4 Years After Katrina, 90 "Magnolia" Housing Project Families Get Ready for Homecoming

4 Years After Katrina, 90 "Magnolia" Housing Project Families Get Ready for Homecoming

Published August 31, 2009

Years of shock and grief followed the deaths of close family, friends and neighbors. Then, the stress of displacement, a sense of exile, and the loss of pride and property, made the last four years of recovery since Hurricane Katrina seem slow and painful for a lot of New Orleans residents.

So moving back home, beginning this December, for about 90 central-city New Orleans families displaced from the CJ Peete housing project (popularly called the Magnolia projects), is as much of a new start as it is a homecoming. Knowing that the city of New Orleans, along with private funders and the federal government, have joined efforts and pumped $189 million into brand new, high-quality and affordable housing for storm victims, amps up the anticipation most of them feel about returning to their old neighborhood.

The first phase is expected to be completed in the next couple of months and families should begin moving in December. A scheduled rollout of new units and move-in of residents will continue through 2010.

“I’m glad it’s over and I look forward to moving back,” says Tracy Ward, 40, who moved to Aurora, Colorado, with his wife and son after the storm. “It was nice to be away – to be safe - at first, but then we got home sick," says the former resident of CJ Peete, who lived in the housing complex for 21 years before Katrina.

Like Ward, many other former residents of CJ Peete devastated by Katrina say they’re hoping their newly renovated neighborhood, renamed Harmony Oaks, is truly revitalized: that crime is curbed, that the buildings are no longer moldy and dilapidated and that they are able to find jobs that will improve the overall quality of life in their community.

“That’s exactly what we are doing,” says Sandra Moore, President of Urban Strategies, the company hired to lead on the re-building of the residential community expected to offer 460 rental properties and 50 for-sale units.

“We have paid great attention to every detail,” she pointed out. “The physical design meets the highest market standards. It is beautiful housing with modern amenities. They’re self-contained, have state-of-the-art-fixtures and there will even be a learning campus, a high-quality charter school that provides health services.”

Rebuilding the community the violent waters from the broken levees destroyed in 2005 has required much more than the average renovation project does. “First we located the displaced families," says Moore. “Some were around the corner. Others were as far out as California.”

According to the City of New Orleans, about 350,000 formerly displaced residents have returned since the storm. Tens of thousands of others, though, have opted to stay in the cities they moved to after the storm hit.

Moore says the next step was to assign social workers to families to prepare them for their move back home. They worked with families to resolve mental and emotional problems, find gainful employment and straighten out their financial situations so that they will be eligible to buy or rent in their new mixed-income community.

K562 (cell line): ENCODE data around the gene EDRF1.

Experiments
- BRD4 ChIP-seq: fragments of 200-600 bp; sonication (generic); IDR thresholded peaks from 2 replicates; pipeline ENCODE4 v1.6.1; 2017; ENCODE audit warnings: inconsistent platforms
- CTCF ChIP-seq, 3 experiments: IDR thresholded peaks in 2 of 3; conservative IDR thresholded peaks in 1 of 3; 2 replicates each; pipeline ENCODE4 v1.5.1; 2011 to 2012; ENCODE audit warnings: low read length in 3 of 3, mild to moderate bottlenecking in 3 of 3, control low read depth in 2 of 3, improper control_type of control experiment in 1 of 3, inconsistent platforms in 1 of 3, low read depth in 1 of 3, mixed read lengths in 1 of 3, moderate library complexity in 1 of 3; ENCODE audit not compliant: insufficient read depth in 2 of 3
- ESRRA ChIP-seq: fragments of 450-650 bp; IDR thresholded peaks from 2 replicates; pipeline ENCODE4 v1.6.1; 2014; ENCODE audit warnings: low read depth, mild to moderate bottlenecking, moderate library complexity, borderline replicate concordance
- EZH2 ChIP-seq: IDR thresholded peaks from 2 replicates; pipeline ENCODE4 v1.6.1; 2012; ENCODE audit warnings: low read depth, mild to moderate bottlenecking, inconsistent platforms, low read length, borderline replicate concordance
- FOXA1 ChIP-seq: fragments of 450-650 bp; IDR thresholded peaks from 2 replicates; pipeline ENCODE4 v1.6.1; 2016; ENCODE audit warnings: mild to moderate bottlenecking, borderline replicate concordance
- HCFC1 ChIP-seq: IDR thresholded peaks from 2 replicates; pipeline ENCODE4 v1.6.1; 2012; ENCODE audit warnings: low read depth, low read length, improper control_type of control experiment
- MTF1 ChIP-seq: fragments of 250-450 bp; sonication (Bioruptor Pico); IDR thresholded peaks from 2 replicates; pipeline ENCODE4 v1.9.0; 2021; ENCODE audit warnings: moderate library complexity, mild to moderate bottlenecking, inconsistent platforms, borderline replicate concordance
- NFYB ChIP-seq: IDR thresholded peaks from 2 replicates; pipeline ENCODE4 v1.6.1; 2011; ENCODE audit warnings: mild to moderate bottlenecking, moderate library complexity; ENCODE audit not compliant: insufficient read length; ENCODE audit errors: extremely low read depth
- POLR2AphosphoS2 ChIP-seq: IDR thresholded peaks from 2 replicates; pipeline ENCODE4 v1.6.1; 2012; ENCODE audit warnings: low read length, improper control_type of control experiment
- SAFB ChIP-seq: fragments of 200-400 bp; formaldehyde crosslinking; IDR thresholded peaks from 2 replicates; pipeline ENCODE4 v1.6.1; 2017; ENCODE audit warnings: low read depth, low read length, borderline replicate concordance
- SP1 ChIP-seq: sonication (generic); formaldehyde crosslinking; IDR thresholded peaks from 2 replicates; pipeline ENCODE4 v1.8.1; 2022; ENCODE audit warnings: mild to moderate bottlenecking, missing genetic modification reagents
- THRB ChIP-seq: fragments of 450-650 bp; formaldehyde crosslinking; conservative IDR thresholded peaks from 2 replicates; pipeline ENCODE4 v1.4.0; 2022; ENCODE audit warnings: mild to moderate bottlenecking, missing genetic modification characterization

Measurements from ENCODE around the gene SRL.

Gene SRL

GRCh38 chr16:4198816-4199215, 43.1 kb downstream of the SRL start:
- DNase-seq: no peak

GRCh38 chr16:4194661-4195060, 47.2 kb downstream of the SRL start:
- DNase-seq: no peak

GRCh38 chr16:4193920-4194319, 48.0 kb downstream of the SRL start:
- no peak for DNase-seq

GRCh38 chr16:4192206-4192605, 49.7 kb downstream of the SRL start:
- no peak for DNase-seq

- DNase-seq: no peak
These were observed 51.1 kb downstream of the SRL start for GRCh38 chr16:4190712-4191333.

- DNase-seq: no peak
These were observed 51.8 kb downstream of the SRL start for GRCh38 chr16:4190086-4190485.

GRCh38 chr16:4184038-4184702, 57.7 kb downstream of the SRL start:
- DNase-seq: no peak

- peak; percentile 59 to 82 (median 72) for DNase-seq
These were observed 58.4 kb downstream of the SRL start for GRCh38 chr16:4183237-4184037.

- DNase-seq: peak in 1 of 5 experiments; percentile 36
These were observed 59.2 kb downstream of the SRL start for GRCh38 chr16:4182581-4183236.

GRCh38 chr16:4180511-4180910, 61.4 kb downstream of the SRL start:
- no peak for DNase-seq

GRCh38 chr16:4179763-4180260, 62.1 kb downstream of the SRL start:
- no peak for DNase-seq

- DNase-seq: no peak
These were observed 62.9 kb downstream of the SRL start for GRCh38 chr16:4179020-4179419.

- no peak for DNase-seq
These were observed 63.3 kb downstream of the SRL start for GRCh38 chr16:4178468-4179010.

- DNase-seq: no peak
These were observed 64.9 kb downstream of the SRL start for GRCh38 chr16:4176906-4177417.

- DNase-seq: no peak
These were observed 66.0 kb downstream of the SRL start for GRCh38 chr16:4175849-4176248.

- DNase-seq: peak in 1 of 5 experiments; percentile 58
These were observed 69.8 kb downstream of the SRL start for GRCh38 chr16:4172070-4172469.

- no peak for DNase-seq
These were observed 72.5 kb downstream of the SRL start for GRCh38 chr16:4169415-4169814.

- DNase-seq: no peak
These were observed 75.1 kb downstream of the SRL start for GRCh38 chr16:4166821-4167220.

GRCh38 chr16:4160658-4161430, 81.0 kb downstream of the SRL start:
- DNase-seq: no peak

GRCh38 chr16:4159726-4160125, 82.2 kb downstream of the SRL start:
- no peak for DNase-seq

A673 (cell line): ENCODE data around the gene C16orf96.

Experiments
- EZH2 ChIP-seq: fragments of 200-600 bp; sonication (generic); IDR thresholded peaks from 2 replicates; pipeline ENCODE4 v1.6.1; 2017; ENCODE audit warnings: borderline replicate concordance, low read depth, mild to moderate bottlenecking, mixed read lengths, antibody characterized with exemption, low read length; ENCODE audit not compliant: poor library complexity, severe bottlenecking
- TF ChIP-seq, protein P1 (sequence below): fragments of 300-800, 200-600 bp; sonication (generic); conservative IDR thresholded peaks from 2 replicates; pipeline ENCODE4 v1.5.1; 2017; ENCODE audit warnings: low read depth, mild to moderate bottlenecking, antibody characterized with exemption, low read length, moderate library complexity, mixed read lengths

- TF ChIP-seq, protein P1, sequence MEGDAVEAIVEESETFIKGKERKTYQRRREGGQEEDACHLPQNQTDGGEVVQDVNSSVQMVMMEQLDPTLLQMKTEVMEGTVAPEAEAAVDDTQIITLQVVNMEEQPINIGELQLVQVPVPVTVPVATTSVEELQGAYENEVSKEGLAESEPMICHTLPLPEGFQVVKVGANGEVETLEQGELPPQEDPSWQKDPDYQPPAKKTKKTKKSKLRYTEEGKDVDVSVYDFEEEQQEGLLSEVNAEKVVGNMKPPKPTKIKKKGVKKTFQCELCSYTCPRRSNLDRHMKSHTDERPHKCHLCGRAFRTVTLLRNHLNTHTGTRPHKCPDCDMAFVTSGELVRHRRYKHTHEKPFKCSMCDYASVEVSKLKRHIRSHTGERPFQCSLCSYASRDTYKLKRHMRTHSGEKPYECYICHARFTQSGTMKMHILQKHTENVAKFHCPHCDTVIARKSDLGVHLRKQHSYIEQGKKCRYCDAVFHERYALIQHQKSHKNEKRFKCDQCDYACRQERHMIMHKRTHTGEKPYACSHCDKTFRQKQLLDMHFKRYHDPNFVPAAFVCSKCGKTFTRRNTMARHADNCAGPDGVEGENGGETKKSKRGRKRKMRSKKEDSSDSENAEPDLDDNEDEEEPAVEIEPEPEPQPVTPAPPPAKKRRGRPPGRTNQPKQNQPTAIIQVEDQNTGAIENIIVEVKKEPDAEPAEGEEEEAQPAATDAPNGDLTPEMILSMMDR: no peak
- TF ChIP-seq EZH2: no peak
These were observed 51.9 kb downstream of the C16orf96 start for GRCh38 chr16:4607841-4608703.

Jocquelyn Marshall, another former resident of CJ Peete, is "excited" about the homecoming. She says even though she lost her business, a mobile concession stand, and everything else she owned, it's wonderful preparing to come back to her old neighborhood.

"Not knowing where family members were, not knowing which residents were left behind, who had died, was the most difficult thing," she remembers of her days in Tunica, Miss., after the storm.

Now, Marshall is pouring her energy into coordinating the effort to organize former CJ Peete residents and keep them informed about the progress of Harmony Oaks and their return to the community.

With all the excitement, navigating the bureaucratic red tape and enforcing local and federal restrictions have been challenging for some involved in the project. For example, Marshall says there are rules that prohibit full-time students in school from living in the Harmony Oaks community.

"It makes no sense," says Marshall, who is finishing up her degree while working as an adult. "Shelter over your head and you can't get an education? That contradicts everything. We need to help people get self-sufficient."

Harmony Oaks officials say they're all set for the residents' return, but they still need to raise $40 million in private funds to help fund and sustain the community and provide supportive services once the residents return.

"It can't just be about bricks and mortar," says Marshall. "It's about the families. You can't forget that social element."

To find out more about the Harmony Oaks project call 877-330-2979 or visit www.urbanstrategiesinc.org .

Written by Tanu Henry, BET.com


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